As head of alumni relations, Mr. Sekulow will manage a staff of 11 focusing on activities and services for alumni, faculty, students, parents, and friends of the University. There are 37 regional alumni chapters in 24 states and D.C., as well as in Japan, Paris, South Korea, Thailand, and Taiwan.

The staff also coordinates the 150-member Alumni Council, the governing body of the Alumni Association, which represents all of the academic divisions. James K. Archibald, A&S '71, of Baltimore, began a two-year term as Council president in October.

"I believe I can speak for the whole Alumni Council in saying that we are extremely pleased with the selection of Erv Sekulow to head alumni relations at Johns Hopkins," Mr. Archibald said. "Over the years he has shown himself an effective leader and a true friend of Hopkins and of its alumni."

Nominations Invited for Alumni Association Awards

The Johns Hopkins Alumni Association invites nominations for three prestigious awards to honor deserving graduates and friends of the Johns Hopkins University. The deadline for nominations is December 1.

The Woodrow Wilson Award for Distinguished Government Service, established in 1990, honors alumni who have brought credit to the University by current or recent distinguished service as elected or appointed officials.

The Heritage Award, established in 1973, honors alumni and friends of Johns Hopkins who have contributed outstanding service over an extended time to the progress of the University and the activities of the Alumni Association.

The Distinguished Alumnus Award, established in 1978, honors alumni who have typified the Johns Hopkins tradition of excellence and have brought credit to the University by their personal accomplishments, professional achievements, or humanitarian service.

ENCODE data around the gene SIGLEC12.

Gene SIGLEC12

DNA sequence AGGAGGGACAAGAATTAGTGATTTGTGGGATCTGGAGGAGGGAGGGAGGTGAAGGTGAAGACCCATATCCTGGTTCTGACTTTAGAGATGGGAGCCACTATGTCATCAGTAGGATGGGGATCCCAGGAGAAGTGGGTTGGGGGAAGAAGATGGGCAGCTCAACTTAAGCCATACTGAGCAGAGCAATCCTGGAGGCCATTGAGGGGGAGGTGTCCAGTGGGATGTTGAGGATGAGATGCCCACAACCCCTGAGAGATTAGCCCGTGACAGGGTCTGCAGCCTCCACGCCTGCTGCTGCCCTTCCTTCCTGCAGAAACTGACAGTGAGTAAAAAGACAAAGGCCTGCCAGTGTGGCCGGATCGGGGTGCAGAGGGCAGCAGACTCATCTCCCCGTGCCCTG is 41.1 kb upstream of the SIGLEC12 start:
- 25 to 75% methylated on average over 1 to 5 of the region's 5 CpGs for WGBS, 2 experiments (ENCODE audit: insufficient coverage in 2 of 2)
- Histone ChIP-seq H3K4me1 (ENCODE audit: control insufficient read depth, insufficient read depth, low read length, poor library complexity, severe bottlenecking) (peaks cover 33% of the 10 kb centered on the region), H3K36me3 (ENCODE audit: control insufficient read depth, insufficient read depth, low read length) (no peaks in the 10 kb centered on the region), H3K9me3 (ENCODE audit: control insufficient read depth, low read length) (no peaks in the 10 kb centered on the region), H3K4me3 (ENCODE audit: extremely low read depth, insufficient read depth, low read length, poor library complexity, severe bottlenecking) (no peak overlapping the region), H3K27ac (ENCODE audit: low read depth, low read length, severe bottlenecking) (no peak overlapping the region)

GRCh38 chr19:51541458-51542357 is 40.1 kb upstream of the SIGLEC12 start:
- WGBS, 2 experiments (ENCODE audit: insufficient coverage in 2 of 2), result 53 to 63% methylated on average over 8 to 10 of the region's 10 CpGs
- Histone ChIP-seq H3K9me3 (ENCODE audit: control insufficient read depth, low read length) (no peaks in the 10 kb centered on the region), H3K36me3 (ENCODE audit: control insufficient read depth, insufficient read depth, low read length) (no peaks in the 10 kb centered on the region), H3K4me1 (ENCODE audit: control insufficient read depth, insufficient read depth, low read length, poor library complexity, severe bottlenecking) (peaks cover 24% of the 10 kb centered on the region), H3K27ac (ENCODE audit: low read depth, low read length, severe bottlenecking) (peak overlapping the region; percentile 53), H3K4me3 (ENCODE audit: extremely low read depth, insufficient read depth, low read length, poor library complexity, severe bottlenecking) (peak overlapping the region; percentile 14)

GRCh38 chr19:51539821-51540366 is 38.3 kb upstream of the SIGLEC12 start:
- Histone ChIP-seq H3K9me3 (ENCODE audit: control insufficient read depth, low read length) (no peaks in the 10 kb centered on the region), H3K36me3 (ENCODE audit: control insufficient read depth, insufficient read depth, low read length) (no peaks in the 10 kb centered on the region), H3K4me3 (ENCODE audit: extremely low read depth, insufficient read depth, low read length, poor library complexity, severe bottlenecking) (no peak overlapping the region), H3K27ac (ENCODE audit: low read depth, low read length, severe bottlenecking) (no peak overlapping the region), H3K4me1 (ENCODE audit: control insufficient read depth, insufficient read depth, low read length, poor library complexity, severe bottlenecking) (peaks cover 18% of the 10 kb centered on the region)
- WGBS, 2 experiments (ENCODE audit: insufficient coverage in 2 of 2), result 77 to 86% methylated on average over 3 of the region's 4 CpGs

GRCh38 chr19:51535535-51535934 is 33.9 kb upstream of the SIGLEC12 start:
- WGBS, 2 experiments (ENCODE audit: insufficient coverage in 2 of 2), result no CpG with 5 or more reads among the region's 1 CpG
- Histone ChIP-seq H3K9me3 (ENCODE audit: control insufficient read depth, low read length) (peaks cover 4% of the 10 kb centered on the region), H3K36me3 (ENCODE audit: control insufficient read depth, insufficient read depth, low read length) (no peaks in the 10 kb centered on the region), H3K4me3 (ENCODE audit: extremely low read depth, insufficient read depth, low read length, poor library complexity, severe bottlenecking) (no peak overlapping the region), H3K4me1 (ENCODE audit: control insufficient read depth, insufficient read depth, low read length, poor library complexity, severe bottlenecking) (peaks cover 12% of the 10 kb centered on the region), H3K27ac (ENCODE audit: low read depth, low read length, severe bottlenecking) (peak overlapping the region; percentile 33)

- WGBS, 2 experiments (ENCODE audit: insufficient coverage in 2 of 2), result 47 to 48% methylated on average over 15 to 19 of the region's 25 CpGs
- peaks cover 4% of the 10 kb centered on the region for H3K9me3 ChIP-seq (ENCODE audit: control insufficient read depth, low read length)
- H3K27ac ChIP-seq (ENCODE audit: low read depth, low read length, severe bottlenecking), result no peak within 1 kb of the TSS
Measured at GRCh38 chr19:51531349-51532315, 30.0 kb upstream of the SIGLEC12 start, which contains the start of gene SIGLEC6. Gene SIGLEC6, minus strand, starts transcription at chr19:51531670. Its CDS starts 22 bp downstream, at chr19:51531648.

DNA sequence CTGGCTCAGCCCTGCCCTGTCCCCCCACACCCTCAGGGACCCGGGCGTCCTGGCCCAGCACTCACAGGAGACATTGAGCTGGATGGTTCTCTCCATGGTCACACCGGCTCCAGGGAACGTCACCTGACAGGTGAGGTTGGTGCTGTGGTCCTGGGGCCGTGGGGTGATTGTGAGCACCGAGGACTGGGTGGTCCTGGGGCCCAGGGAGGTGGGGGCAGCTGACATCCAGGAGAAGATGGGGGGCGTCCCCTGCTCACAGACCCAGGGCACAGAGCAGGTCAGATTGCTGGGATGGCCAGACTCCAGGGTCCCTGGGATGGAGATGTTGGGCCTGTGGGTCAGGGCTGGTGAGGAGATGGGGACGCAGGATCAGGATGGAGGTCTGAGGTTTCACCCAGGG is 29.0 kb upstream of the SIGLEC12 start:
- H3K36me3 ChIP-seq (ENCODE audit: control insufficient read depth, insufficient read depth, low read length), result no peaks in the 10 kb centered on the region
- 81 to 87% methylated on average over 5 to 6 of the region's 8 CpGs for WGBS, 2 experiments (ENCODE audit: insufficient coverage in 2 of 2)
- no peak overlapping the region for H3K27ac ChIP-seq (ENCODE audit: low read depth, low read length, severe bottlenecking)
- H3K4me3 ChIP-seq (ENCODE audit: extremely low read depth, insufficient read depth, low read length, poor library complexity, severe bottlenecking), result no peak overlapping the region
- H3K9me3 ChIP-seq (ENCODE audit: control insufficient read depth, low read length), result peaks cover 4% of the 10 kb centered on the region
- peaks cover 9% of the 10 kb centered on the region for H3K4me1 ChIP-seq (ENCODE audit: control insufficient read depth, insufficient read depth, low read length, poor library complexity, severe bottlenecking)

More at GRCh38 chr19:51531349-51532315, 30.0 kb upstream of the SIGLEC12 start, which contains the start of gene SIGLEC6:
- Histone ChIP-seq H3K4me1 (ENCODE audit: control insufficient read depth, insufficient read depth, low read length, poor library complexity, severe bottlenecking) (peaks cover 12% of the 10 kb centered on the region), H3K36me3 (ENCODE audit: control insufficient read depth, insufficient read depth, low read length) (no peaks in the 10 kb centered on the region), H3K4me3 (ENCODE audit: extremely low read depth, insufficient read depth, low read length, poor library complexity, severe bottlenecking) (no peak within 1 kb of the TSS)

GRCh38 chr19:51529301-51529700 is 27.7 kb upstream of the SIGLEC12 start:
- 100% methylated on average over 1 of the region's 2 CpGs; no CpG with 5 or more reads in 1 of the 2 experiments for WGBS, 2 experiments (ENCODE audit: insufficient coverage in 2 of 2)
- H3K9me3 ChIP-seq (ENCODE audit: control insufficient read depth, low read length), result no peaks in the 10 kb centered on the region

To nominate someone for any of these awards, please submit the nominee's name, along with Hopkins affiliation and year; the name of the award; and a summary of specific reasons why the nominee deserves the award.

Send the nomination--along with your own name, address, affiliation, and telephone number--to the JHU Alumni Association, Alumni Awards Nominations, 3211 North Charles Street, Baltimore, Maryland 21218. Fax: 410-516-6858; e-mail:

1999 Reunions and Homecomings

The 1999 undergraduate reunion classes (class years ending in "4" and "9") from the Schools of Arts and Sciences and Engineering will be celebrating their reunions over one Homecoming weekend next spring. This is a change from the past five years when reunion classes have returned to Homewood over two separate weekends.

At the School of Public Health, individual departments are holding alumni celebrations throughout the academic year.

Divisions holding reunion or Homecoming events in 1999 are as follows:

Homewood Schools--Arts & Sciences and Engineering: April 22-25
Information: 410-516-8722

Medicine--Johns Hopkins Medical and Surgical Association Biennial Meeting: June 10-12
Information: 410-955-8552

Public Health--"34": The 81st Anniversary of the Department of Biostatistics: January 22;
W. Harry Feinstone Department of Molecular Microbiology and Immunology Naming Ceremony and MMI Alumni Celebration: April 9-10
Information: 410-955-5194

Continuing Studies--April 22-25
Information: 410-516-7188

Nursing--June 4-5
Information: 410-955-4285

SAIS, Bologna--TBA